Viet Nam News
HÀ NỘI — Agricultural development is considered the most effective solution to ‘Zero Hunger’ and poverty reduction initiatives in Việt Nam, contributing to the realisation of sustainable development goals on ending hunger, achieving food security, improving nutrition and promoting sustainable agriculture, said Lê Quốc Doanh, deputy minister of Agriculture and Rural Development.
Addressing the ceremony which was organised to mark the 38th World Food Day and 40th anniversary of the Food and Agriculture Organisation of the United Nations (FAO) in Việt Nam, he said these goals are key features of FAO’s current work in Việt Nam and built on the solid foundations set during the 40 years of FAO engagement in the country.
“Thanks to the renewal process which began in 1986 and the effective support from international partners including FAO, Việt Nam doesn’t just produce enough food for domestic consumption but also exports between 5 to 7 million tonnes of rice annually to the world market,” he said.
"Up to now, Việt Nam’s agricultural sector has played an important role in ensuring food security for nearly 95 million people, as well as ensuring social stability and livelihoods for nearly 65 per cent of the population in rural areas. The sector accounted for 17 per cent of the country’s GDP, contributing to maintaining a high economic growth rate, social stability and poverty reduction," Doanh said.
He contributed the above-mentioned results to great efforts made by managers, policy makers, investors, enterprises, farmers and the whole community.
The implementation of effective measures aimed at developing a sustainable agricultural production system, enhancing productivity and income for small scale agricultural production households as well as initiatives to reduce food waste were also factors, he said.
According to the FAO, the number of undernourished people in 2017 increased for the third consecutive year. Last year, 11 per cent of the global population, equal to 821 million people suffered from hunger. Meanwhile, other forms of malnutrition have also increased, with at least 1.5 billion people suffering from micronutrient deficiencies that undermined their health in 2017.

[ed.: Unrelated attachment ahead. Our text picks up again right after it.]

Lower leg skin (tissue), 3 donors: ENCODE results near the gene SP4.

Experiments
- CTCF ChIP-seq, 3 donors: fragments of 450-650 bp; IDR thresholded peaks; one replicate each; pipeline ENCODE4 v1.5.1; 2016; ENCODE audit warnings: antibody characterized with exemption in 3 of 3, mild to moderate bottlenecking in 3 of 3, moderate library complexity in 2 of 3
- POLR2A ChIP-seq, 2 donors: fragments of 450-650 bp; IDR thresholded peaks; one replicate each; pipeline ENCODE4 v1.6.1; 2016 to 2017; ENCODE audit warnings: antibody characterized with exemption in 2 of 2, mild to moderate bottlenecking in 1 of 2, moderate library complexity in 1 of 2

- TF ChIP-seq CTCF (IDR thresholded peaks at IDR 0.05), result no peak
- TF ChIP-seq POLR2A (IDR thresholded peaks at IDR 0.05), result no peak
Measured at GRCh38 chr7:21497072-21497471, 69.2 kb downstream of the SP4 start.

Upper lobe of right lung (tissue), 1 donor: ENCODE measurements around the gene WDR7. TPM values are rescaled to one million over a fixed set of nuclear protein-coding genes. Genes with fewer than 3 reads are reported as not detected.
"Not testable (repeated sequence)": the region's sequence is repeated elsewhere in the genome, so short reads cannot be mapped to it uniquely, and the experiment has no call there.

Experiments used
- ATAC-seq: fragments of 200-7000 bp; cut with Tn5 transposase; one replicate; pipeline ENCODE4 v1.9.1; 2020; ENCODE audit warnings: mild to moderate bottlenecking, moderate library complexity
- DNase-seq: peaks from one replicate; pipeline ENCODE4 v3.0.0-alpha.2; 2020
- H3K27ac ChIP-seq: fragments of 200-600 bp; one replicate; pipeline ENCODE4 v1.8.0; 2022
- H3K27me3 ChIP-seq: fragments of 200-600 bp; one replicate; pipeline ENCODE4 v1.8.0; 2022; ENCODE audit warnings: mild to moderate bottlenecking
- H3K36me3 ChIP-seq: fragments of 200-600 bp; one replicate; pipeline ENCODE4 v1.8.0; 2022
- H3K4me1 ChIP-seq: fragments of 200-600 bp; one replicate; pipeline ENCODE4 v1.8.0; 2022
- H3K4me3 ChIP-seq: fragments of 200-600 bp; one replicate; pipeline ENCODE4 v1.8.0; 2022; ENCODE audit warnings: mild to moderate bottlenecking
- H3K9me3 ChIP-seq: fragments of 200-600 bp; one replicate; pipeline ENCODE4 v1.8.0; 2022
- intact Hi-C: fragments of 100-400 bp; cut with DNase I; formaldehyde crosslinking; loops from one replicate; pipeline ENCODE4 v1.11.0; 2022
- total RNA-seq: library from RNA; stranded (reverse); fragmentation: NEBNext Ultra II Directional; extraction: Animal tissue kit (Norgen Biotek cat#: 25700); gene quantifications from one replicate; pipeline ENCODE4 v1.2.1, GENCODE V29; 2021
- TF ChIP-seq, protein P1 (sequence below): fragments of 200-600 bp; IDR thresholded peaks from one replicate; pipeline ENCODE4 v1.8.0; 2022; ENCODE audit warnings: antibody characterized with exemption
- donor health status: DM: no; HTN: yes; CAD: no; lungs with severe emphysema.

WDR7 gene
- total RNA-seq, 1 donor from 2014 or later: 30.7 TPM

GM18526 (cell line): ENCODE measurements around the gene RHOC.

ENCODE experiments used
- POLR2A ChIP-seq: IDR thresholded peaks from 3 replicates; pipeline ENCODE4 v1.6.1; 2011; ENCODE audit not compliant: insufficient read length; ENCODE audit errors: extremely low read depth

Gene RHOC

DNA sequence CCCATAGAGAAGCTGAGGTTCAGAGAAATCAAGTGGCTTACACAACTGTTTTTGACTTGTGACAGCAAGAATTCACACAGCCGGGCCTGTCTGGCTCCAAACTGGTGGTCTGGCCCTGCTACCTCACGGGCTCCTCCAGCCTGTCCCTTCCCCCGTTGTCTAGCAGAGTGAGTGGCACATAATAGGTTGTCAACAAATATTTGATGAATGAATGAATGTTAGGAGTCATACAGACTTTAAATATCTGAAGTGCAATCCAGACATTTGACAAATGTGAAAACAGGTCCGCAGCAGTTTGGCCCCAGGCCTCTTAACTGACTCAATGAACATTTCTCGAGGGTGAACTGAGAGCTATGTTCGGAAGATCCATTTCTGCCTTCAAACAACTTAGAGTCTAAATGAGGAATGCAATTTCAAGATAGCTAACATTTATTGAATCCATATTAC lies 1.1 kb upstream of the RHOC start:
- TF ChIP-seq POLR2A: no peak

“A world without hunger seemed to be a utopia for humankind until recently. However, unprecedented economic development over the last two decades in many parts of the world has opened up the possibility to realistically achieve this goal in the near future”, said Albert T Lieberg, FAO representative in Việt Nam.
To cope with the situation, FAO urged stakeholders to collaborate to achieve Zero Hunger goals, with public and private investment, risk-informed policies and interventions to ensure that the poor and most vulnerable benefit from growth and employment opportunities.
While significant progress had been made, Doanh said, Việt Nam still faced key challenges to ensure food and nutrition security, especially in remote areas and that natural disasters and climate change had become increasing threats.
Given the situation, FAO’s support and technical assistance would continue to play integral roles in helping the country deliver a more prosperous future for its population through sustainable agriculture, green growth and improved livelihoods, he said.
“The people of Việt Nam are an extraordinary example of a success story both in nation and economy building. Nevertheless, we need to be very cautious and always remain on top of the current agenda of constantly changing parameters, in particular the accelerating impact of climate change that is provoking serious challenges for our lives and livelihoods as well as the increasing complexity of trade, nationally and globally,” said Lieberg.
He emphasised that FAO remained committed to supporting Việt Nam in achieving the 2030 Development Agenda and Sustainable Development Goals as well as remaining fully responsive to country changes including broader regional and global issues. — VNS